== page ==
The Rise Of Kaigin Yong

SINGAPORE | LONDON | FACES

Reading time : 4 minutes

Photographs by Lenne Chai
Words by Kerry Tinga

Published on May 2, 2022

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The Singaporean top model joins LINEAL in a conversation about her illustrious career.

“It’s my first time as a model in New York,” writes Singaporean model Kaigin Yong. After walking for Coach in New York Fashion Week, but just before she jet-sets to Europe for other work, she graciously finds the time to exchange emails with me. What’s it like, any routine, I ask, curious about the world behind the glamour curtain I presume exists in fashion week. “There is no routine,” she replies, “everyday is different and I’m taking it all in, making the best out of my time here.”

After winning the modelling competition The New Paper New Face in 2017, Kaigin’s star has been on an exponential rise. Since the competition, she has walked major runways of the world, presenting the most fashionable pieces. With calm and poise, she makes sure the clothes don’t wear her. In London she has walked for Erdem, in Venice for Dolce and Gabbana, in Copenhagen for Stine Goya, in Paris for Balmain, Yohji Yamamoto, and Dries Van Noten x Christian Lacroix, to name a few. For the last show, a Spring 2020 collection, a striking image of Kaigin on the runway covered the front page of The New York Times Style section. Even before she walked for New York Fashion Week, she had already made it in the fashion capital.

Pants: Jessica Christy

Although the first thing we often think about with models is their looks, they aren’t just to be seen and not heard. Kaigin is not a mere ‘new face’ from a modelling competition nor a flat image printed on the newspaper. She and her fellow models aren’t moving mannequins just to show how clothes hang. There is much thought, humble though she is to admit it herself, in what she does and what she adds to fashion and art.

“I first listen to the creative direction and build synergy with the team by aligning expectations,” says Kaigin when I ask how she balances her own individuality with the vision of the fashion brand. “Then, through feedback at work, I determine if there is an opportunity for me to add value to the overall outcome by making subtle changes in my expressions and movements.”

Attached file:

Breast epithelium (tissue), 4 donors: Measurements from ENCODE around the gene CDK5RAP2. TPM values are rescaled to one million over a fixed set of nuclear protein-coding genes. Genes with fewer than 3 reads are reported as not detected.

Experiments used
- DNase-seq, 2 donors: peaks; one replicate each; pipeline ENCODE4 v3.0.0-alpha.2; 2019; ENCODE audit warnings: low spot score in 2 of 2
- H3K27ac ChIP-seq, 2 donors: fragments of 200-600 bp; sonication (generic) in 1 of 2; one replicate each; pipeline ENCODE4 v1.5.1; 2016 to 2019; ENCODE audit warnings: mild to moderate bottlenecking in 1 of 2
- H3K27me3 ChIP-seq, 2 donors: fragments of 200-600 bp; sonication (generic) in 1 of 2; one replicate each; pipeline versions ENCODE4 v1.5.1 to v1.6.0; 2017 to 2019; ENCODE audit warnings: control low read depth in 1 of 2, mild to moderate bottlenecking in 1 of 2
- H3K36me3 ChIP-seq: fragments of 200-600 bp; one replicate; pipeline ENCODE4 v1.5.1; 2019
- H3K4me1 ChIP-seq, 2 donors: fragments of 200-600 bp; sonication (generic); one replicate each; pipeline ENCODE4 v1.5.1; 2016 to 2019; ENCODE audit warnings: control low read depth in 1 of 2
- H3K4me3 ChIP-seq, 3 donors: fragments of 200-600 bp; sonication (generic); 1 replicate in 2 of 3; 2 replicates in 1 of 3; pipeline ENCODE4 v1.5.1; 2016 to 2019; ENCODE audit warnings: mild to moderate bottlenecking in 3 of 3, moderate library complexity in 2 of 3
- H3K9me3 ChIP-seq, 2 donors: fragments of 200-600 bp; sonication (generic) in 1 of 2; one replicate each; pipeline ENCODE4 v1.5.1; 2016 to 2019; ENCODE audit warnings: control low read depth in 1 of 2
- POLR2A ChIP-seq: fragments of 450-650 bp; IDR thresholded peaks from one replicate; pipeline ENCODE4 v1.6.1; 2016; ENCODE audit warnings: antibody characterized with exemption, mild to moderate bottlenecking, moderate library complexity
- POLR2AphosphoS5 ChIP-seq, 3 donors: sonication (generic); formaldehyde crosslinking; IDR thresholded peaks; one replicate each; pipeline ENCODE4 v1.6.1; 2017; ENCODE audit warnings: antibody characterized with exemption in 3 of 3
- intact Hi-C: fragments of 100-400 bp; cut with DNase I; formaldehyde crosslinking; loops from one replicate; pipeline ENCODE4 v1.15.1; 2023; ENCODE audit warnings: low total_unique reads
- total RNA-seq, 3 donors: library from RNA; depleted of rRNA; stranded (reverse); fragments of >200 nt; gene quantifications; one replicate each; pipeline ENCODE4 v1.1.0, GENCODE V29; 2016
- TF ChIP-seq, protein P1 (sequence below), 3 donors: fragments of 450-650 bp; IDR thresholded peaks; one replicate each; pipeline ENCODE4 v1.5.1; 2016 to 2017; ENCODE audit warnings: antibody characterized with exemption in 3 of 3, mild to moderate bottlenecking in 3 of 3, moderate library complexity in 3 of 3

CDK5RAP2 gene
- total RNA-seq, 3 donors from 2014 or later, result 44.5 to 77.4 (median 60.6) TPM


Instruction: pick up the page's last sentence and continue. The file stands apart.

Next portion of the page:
Corset top and skirt : Storeunda

When models like Kaigin do something exceptional to add to the overall outcome, as she puts it, it may seem as if they did nothing except walk up and down a straight line. There is subtlety in their work that is often mistaken for undeserved ease in life.

“The misconception that modelling is [an] easy work should be challenged. Behind the bright lights, the reality is that models need to be resilient and mentally tough to navigate uncertainties. The toughest part of my job is that hard work is not always rewarded. A lot depends on timing and luck, despite putting in your greatest effort to hone your craft.” Kaigin may model the most glamorous of clothes but she does not shy away from being honest about the cynical parts of the trade. “We are constantly subjected to a highly competitive environment during castings, where chances of landing a job are slim, especially when it comes to models of colour.”

She remembers hearing how it was common in the not too distant past of casting calls where models were seen as tokens for performative inclusivity. A single model was meant to represent all members of their ethnicity or orientation or size as if we aren’t all complex individuals of intersectional identities with unique lives. Because brands needed to check a box so they wouldn’t be called out, sometimes models are not appreciated for their beauty, true beauty. If there was already an Asian model in the cast, why hire another one? That sort of mindset was prevalent in an industry that is meant to help people express themselves, but felt like it was gatekeeping creativity and expression for a select few who had the “right” look.

Dress : Jocelyn Andra

“Thankfully, there has been positive progress in the industry towards embracing diversity and inclusion. I have been part of shows that celebrate the beauty in differences, with wonderful casts of young and old, of all shapes and sizes,” Kaigin adds, reflecting on her young yet illustrious career. Still, she sets her eyes on the world ahead, on the steps we can all take. “For these changes to become a regular part of the industry, I hope that we, as consumers, will be open-minded in accepting diversity in fashion. With a strong collective voice, we can all become the catalyst for change. A colourful future awaits.”

In the humble tone that exudes from our conversation, Kaigin shares some thoughts for aspiring creatives on how to balance having high standards and hopes for themselves with the harsh realities of the field: “Be patient and keep an open mind and open heart. Constantly seek to improve your craft and your passion will speak for itself. You do not need to seek validation from others, let it come from within yourself.”

  

Dress : Putri Adif

Styling by Isabella Chan 
Hair by Christvian Wu  
Make up by Kat Zhang 
Set Design by Angela Zhang 
Photo Assistant: Jonathan Tan
Studio : Urban Aperture

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